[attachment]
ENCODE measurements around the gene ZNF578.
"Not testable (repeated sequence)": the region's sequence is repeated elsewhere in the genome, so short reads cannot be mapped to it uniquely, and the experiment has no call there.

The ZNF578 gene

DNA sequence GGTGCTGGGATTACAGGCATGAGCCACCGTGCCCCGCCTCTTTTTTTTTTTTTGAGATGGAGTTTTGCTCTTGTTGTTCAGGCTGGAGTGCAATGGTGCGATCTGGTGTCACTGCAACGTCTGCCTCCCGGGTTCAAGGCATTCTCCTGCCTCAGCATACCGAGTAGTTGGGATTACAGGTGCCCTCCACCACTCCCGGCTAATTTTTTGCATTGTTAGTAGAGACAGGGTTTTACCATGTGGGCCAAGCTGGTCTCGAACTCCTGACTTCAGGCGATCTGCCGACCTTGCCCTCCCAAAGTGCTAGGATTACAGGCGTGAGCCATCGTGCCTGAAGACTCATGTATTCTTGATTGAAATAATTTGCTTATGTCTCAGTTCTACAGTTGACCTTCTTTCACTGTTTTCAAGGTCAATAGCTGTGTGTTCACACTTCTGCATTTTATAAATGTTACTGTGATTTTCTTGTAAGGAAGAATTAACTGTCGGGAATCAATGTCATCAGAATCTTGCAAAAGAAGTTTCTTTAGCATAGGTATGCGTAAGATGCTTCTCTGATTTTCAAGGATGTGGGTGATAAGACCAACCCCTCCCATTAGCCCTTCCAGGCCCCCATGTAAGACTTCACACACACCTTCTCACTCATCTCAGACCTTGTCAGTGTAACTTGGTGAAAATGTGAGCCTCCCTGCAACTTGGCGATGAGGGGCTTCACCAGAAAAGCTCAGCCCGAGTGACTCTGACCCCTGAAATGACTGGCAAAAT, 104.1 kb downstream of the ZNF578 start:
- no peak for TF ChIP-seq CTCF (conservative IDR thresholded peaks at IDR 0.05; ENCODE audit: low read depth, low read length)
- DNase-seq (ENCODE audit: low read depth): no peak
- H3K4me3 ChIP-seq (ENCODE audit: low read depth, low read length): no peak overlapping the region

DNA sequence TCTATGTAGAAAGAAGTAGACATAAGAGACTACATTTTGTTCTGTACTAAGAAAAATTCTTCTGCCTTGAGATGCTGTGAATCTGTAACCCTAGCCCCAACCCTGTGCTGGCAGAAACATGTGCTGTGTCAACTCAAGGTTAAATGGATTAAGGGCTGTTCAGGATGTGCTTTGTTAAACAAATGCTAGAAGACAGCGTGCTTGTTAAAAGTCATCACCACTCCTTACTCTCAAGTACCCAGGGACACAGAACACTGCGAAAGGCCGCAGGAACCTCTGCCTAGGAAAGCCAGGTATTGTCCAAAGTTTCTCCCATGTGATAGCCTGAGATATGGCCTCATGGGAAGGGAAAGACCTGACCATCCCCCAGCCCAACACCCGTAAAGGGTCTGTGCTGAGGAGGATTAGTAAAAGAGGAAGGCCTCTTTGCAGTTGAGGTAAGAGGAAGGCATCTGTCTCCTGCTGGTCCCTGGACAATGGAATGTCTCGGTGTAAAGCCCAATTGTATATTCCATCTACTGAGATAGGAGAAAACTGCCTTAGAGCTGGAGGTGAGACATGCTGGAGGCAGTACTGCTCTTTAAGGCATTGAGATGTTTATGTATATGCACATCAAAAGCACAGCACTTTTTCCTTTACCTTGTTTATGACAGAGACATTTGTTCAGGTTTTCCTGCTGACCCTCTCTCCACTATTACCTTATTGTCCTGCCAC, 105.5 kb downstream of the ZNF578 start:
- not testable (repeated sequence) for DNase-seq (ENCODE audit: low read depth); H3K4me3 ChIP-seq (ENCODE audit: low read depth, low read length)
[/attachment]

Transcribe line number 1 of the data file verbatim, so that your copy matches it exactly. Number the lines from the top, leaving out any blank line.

ENCODE measurements around the gene ZNF578.